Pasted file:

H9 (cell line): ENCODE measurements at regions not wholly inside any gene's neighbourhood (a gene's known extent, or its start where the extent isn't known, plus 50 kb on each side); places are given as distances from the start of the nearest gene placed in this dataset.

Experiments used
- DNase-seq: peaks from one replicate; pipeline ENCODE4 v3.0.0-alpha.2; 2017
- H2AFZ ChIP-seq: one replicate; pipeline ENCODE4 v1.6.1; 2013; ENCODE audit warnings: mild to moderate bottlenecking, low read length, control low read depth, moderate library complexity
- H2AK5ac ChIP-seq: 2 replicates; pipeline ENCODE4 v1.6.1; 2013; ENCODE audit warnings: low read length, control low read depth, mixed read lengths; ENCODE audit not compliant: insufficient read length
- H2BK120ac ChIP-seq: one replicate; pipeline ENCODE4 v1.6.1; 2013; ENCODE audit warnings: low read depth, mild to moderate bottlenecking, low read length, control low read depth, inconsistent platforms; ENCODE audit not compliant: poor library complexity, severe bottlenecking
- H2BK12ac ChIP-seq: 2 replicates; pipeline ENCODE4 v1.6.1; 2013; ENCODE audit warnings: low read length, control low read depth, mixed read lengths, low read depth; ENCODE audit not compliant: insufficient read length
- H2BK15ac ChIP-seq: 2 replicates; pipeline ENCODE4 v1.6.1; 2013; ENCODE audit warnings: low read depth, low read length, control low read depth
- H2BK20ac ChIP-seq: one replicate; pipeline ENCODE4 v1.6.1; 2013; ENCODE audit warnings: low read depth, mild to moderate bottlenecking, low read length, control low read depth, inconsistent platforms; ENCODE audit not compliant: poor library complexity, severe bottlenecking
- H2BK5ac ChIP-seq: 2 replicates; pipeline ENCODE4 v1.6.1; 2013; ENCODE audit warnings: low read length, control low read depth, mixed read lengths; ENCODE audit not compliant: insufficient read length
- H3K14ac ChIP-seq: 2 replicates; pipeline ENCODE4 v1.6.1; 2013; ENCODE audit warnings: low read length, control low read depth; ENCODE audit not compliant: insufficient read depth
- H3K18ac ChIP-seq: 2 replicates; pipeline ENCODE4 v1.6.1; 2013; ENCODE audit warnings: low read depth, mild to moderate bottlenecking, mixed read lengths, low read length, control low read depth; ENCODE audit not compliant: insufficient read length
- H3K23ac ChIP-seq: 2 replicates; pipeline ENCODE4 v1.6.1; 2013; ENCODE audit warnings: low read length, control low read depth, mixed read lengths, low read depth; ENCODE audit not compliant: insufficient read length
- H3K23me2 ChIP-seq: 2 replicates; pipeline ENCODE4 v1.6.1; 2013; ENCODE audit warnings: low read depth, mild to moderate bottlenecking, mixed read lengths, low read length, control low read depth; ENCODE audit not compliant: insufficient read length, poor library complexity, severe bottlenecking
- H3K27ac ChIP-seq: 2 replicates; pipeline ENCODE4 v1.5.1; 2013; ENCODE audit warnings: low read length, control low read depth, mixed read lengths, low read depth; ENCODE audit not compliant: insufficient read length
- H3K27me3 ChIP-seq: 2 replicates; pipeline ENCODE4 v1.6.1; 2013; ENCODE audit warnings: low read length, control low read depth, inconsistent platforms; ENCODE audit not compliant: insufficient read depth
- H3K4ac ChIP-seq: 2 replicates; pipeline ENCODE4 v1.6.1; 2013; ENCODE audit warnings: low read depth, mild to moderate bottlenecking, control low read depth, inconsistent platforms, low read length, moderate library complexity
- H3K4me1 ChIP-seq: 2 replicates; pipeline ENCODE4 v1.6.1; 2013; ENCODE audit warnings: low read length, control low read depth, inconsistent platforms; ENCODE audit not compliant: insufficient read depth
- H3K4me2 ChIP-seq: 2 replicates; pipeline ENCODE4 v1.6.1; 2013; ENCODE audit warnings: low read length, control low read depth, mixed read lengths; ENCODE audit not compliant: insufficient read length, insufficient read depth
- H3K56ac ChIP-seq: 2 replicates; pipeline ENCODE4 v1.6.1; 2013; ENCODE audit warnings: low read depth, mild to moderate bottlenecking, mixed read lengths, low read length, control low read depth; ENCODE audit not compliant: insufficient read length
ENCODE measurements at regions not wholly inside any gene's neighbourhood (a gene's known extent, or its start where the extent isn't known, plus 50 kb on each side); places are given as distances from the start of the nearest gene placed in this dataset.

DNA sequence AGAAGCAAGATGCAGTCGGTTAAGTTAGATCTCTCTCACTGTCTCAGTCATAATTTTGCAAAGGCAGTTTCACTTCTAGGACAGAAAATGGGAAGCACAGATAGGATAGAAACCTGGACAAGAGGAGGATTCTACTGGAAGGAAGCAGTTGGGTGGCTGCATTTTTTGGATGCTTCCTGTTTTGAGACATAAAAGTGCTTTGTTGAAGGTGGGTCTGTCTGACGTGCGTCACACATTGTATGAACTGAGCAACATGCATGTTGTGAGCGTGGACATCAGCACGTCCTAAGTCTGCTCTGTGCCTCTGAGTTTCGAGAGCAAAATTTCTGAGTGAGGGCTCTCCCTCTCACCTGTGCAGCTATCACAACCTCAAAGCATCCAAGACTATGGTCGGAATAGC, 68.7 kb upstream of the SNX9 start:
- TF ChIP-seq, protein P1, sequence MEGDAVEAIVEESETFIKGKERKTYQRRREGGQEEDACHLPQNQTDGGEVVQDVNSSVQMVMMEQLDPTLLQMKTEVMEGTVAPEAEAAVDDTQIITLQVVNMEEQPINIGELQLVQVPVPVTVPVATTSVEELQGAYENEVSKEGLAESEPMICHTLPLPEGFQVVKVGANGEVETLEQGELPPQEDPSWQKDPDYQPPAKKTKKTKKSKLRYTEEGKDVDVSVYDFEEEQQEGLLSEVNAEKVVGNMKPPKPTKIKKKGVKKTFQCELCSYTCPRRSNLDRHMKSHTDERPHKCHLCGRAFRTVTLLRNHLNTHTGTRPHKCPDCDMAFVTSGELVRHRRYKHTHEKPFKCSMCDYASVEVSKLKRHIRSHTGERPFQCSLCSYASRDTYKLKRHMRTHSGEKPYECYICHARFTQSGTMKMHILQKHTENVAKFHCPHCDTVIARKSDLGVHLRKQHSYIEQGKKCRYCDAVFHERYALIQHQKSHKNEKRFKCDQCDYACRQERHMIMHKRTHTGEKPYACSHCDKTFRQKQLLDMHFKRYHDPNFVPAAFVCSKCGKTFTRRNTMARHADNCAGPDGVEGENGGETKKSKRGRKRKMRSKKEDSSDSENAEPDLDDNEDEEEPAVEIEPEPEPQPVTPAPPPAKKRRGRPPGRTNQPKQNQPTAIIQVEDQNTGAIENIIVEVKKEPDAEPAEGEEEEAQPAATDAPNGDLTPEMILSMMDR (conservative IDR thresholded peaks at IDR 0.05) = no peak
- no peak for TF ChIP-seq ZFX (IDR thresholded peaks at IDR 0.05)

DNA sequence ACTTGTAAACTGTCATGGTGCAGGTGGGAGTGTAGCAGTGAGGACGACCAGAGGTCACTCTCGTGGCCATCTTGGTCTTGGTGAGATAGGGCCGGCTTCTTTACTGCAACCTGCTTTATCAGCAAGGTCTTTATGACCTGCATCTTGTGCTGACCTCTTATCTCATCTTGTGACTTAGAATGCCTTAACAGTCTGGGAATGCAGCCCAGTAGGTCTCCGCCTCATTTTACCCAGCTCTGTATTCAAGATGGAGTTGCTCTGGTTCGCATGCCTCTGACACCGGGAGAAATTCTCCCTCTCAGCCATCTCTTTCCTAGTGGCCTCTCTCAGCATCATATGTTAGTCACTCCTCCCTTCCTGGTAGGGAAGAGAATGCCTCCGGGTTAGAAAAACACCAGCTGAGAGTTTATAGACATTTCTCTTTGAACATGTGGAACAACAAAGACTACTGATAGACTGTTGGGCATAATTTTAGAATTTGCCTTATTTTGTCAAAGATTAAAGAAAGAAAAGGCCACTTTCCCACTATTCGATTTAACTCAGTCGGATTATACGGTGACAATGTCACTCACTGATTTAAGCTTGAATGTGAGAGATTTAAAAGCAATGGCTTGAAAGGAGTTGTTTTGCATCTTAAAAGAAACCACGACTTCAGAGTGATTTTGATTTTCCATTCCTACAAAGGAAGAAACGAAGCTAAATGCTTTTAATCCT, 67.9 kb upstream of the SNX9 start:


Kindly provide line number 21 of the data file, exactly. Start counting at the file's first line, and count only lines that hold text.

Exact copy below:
ENCODE measurements at regions not wholly inside any gene's neighbourhood (a gene's known extent, or its start where the extent isn't known, plus 50 kb on each side); places are given as distances from the start of the nearest gene placed in this dataset.